You may not be aware of this, but hiring managers are generally not trained on how to interview candidates. It’s one of those quirks in the business world in which leadership believes managers can conduct in-depth interviews without any formal training by the company.
Since supervisors are not well-versed in interviewing, it’s natural that they often default to innocuous, standard, basic questions. This strategy works to the advantage of applicants, as they can brush up on the frequently asked interview questions. One of the most commonly asked questions by a hiring manager is, “Why should we hire you?”
This question is designed to determine if the candidate truly desires the specific role and wants to work at the company, or just wants any job they can get. Understandably, managers want to hire people who are highly excited and passionate about the opportunity and the chance to work at the company. For many, it’s hard to feign enthusiasm, as the interviewer will immediately pick up on the vibe and take a hard pass on their candidacy.
Preparing for the question
To answer this question successfully, take the time to adequately prepare for the interview. Prepare and practice your elevator pitch, which keeps you on-point by having a brief, 30-second sales pitch about your background and how it’s relevant for the role. Focus on your strengths and how they can transfer to this new role. Put together a list of your achievements. Be ready to demonstrate how you will add value to the organization.
With a trusted family member, friend or mentor, role-play answering commonly asked interview questions, including “Why should we hire you?” Go over it aloud several times so you’ll be comfortable, confident, and in the flow when you’re interviewing.
Bosses want employees who are upbeat, motivated and passionate about their work. You’ll need to practice sounding excited, but ensure it comes across as genuine and natural.
Use this question to sell yourself
The question is one of the best to receive. The hiring manager gives you the leeway to deliver your elevator pitch on why you want the job and how your skills, background, talents, education and other attributes make you a perfect fit. To be prepared, before you attend the interview, make sure you have put in a lot of time to become an expert on the company, its culture and its mission statement. The knowledge will infuse you with confidence, which will come across well in the meeting.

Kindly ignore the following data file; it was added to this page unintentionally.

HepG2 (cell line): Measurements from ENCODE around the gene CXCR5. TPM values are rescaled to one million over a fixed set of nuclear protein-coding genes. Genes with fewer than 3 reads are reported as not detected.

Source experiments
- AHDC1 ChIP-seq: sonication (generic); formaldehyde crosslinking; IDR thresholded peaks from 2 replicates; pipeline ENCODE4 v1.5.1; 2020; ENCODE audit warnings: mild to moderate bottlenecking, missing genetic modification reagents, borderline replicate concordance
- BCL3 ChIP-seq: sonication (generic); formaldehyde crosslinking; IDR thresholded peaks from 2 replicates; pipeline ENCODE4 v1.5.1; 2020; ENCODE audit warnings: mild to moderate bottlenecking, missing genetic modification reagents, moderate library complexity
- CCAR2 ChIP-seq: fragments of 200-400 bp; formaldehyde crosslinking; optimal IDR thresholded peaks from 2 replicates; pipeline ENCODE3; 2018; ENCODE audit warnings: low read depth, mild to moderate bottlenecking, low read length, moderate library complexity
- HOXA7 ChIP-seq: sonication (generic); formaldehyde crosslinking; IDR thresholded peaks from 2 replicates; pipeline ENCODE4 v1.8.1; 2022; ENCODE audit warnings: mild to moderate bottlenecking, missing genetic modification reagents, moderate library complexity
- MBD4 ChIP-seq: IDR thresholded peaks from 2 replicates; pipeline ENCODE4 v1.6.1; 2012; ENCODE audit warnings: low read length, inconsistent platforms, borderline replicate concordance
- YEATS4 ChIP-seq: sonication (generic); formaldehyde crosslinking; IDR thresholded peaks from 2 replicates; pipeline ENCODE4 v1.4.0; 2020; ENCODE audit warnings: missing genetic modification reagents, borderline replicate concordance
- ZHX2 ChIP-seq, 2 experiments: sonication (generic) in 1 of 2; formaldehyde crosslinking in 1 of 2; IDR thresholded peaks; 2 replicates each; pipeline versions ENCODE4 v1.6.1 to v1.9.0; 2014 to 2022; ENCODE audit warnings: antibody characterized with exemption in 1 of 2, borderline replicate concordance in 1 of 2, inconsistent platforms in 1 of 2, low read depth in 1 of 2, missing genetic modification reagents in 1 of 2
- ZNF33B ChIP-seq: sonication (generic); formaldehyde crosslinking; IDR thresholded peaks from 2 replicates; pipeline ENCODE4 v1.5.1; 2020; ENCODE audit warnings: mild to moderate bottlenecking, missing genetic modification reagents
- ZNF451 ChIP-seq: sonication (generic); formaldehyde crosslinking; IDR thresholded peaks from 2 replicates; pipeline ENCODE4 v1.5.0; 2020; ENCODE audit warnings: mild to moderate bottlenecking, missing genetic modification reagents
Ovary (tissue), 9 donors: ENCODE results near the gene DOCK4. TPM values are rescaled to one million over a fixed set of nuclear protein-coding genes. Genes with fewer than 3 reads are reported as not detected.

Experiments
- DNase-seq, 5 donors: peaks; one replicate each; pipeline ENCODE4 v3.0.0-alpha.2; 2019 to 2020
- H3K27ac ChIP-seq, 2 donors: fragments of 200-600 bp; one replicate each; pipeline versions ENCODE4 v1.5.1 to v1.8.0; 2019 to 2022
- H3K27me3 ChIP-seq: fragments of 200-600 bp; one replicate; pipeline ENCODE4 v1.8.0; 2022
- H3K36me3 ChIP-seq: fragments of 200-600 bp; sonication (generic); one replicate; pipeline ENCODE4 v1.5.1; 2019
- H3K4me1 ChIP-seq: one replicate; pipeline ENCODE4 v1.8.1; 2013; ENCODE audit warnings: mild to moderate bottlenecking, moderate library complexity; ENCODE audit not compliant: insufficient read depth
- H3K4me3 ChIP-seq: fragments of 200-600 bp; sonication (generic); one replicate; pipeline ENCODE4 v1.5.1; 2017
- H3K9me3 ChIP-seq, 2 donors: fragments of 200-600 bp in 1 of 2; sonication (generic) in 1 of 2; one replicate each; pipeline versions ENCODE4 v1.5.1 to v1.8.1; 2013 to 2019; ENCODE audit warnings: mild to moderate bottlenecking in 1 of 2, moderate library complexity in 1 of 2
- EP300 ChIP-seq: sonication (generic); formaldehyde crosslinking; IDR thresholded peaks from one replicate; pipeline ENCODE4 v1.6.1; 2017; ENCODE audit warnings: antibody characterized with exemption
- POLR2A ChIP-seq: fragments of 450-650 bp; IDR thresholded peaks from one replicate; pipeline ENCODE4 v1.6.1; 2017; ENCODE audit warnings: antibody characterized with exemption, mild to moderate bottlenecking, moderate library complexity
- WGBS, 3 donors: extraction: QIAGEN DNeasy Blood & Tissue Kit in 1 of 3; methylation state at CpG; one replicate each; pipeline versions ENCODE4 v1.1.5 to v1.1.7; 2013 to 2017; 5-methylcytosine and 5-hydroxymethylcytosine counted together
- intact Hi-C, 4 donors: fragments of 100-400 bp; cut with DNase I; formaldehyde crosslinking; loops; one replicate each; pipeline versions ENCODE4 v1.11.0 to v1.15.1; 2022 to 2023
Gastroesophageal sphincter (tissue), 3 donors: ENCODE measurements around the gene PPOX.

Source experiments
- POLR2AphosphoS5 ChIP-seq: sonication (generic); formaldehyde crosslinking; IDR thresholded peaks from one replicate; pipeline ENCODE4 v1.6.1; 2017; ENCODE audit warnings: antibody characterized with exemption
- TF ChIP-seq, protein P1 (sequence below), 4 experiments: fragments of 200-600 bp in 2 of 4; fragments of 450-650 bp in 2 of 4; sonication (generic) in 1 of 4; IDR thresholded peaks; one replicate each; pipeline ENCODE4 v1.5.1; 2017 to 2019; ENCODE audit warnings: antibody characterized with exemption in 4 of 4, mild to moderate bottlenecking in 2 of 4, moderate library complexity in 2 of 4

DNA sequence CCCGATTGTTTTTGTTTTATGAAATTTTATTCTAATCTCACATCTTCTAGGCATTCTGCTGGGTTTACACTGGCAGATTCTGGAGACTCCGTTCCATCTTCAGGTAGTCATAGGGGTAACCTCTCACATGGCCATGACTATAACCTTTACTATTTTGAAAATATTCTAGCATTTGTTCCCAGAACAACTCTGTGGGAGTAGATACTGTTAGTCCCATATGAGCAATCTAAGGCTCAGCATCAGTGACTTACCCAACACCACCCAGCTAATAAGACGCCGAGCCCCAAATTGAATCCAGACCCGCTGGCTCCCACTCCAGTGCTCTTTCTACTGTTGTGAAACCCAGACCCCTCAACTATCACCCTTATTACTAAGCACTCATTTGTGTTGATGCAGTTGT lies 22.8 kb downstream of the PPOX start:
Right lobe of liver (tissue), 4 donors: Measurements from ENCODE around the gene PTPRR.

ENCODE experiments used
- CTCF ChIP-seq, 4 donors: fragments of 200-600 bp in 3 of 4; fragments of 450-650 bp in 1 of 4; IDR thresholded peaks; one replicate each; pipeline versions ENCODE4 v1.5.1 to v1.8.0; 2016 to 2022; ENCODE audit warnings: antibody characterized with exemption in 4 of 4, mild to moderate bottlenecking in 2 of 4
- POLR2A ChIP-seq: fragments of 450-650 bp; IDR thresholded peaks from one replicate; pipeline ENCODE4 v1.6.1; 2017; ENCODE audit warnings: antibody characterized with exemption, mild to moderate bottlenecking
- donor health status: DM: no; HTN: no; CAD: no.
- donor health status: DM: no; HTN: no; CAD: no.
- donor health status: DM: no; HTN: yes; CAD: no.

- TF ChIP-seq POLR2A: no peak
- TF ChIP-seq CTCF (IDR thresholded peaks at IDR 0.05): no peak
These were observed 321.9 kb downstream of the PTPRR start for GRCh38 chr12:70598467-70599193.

When answering this question, you can start by saying, “Thank you for inviting me to interview for the (insert the title of the position) role. I’m excited to be considered for the opportunity. I’ve admired your organization for years and would love to work here.”
You need to follow up with specific reasons why you want to work at the organization. This will demonstrate that you’ve done your homework and possess much knowledge about the company, its management team, financial situation, products, services and rankings compared to other companies in the same space.
Provide details about why the job is important to you. Do this by making sure that your experiences match up with the job description. Provide color on your current responsibilities at your firm that will seamlessly transfer over. Share tasks, projects and big wins from your job and prior roles.
Since you are seeking a new opportunity, you will understandably need room to grow and develop. It’s okay to say, “My experiences, responsibilities, talents and prior background are tailor-made for the job. I am confident that I can hit the ground running, add value to the organization and help you with the workload. The position is a perfect fit. Additionally, according to the job advertisement, there are new things that I could be involved with, which will help me get to the next level. Unfortunately, they are downsizing at my firm, and there may not be a path forward.”